I‘m reading through Marilynne Robinson’s collection of essays When I Was a Child, I Read Books. As always, she offers some interesting ideas on a range of issues. But I was particularly struck by a couple of quotes on the nature of public discourse in America today.
The language of public life has lost the character of generosity, and the largeness of spirit that has created and supported the best of our institutions and brought reform to the worst of them has been erased out of historical memory. (Kindle Locations 105-107)
I found it interesting that she thinks there is a “largeness of spirit” that has characterized public dialog in America historically, even though she fears that we have lost it today. And I completely agree that any meaningful dialog needs to be characterized by generosity, and that this is often lacking in what passes for discussion and debate today.
And a little later she cautions against the kind of judgmentalism that leads to tribalism and the end of community:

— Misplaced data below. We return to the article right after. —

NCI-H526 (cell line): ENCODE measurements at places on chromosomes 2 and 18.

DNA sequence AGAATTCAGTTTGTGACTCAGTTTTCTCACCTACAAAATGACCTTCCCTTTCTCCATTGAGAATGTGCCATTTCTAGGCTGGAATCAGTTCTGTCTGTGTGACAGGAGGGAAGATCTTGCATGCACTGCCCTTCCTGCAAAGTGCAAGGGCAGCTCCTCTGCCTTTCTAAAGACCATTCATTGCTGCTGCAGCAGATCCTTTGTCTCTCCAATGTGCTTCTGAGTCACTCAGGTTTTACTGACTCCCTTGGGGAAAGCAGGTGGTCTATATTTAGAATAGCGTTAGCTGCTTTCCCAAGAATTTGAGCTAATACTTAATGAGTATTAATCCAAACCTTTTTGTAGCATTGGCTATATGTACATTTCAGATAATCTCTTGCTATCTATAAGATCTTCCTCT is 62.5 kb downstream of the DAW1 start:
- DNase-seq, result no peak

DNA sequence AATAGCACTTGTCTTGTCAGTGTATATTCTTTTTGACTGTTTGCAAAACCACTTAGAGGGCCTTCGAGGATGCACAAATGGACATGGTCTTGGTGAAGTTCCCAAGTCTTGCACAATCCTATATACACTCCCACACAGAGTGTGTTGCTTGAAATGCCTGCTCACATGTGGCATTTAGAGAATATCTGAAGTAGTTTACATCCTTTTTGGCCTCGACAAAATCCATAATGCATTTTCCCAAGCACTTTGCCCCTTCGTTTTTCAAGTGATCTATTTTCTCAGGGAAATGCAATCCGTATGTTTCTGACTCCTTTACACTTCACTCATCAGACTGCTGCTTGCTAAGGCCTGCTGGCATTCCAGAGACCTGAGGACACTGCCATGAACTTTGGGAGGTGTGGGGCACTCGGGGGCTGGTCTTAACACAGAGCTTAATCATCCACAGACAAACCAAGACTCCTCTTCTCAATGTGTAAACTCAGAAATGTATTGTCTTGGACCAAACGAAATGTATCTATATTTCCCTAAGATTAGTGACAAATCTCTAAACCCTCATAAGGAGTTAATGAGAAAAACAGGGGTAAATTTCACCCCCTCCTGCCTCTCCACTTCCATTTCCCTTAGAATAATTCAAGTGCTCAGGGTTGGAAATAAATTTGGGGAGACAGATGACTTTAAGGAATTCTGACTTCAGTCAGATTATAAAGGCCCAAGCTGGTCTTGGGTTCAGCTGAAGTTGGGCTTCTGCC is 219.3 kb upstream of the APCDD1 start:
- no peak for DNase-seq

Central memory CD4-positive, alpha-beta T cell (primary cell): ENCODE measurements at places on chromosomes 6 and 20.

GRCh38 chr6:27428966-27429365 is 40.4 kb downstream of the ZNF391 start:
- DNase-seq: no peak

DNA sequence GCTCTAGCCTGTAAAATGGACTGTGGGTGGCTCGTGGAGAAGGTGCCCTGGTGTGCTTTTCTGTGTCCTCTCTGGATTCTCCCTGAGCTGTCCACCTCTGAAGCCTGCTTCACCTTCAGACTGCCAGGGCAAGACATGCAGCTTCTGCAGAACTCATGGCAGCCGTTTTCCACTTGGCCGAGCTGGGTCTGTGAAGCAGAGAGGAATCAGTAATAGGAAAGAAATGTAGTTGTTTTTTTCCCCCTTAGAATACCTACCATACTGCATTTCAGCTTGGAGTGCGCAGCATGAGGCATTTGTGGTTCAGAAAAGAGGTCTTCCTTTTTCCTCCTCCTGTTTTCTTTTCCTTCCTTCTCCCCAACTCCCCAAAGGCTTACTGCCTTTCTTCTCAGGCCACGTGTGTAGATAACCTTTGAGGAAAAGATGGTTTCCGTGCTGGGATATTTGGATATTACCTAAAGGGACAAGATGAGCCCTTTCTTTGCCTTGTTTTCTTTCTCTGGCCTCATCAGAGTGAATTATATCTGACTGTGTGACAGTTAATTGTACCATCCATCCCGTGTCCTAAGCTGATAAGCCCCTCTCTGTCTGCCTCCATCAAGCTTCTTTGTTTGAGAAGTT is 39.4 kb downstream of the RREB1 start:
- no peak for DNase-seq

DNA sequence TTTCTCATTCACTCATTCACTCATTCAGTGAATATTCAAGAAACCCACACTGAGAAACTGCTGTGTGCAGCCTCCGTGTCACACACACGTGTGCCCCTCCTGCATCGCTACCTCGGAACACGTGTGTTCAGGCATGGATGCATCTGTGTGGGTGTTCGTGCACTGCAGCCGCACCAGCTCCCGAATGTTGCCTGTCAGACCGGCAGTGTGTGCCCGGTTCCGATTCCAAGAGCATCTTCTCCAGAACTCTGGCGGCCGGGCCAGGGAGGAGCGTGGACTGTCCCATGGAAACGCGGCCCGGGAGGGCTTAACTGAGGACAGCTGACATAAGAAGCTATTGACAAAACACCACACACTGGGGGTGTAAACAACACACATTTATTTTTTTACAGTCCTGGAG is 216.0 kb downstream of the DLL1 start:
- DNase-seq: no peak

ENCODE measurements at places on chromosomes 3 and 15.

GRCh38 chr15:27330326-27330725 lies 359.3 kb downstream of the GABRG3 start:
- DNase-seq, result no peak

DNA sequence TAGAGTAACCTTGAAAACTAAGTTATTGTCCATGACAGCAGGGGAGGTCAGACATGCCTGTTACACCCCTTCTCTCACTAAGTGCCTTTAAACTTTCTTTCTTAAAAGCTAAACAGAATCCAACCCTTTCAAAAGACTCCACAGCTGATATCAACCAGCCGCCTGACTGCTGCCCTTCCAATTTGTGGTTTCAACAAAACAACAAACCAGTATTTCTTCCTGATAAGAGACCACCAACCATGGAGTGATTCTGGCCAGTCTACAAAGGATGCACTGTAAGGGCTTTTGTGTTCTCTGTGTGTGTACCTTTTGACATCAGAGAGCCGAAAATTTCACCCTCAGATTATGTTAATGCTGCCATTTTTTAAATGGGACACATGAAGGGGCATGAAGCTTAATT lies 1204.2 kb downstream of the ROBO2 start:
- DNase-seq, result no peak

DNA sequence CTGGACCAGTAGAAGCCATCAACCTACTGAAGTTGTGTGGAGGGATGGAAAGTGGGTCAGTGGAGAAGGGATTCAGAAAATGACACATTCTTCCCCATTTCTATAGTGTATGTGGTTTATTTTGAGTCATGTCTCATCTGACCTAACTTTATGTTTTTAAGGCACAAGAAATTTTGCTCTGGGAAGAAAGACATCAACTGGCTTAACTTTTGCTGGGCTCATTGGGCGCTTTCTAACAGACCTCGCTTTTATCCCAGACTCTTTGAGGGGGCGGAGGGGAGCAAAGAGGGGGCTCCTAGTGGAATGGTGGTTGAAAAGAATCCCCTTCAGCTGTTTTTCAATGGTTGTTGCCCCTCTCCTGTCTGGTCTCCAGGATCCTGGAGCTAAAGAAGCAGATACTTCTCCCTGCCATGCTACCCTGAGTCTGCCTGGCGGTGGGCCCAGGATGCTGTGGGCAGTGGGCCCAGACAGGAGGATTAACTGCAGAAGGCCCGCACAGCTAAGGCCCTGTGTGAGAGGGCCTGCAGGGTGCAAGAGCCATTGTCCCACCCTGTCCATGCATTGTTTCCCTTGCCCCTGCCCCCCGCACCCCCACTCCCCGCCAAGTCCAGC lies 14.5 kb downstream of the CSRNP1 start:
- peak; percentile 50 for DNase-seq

There is a great deal of cynicism at present, among Americans, about the American population. Someone told me recently that a commentator of some sort had said, “The United States is in spiritual free-fall.” When people make such remarks, such appalling judgments, they never include themselves, their friends, those with whom they agree. They have drawn, as they say, a bright line between an “us” and a “them.” Those on the other side of the line are assumed to be unworthy of respect or hearing, and are in fact to be regarded as a huge problem to the “us” who presume to judge “them.” This tedious pattern has repeated itself endlessly through human history and is, as I have said, the end of community and the beginning of tribalism. (Kindle Locations 500-505)
What a great warning against the tendency to blame “them,” whoever they might be for you.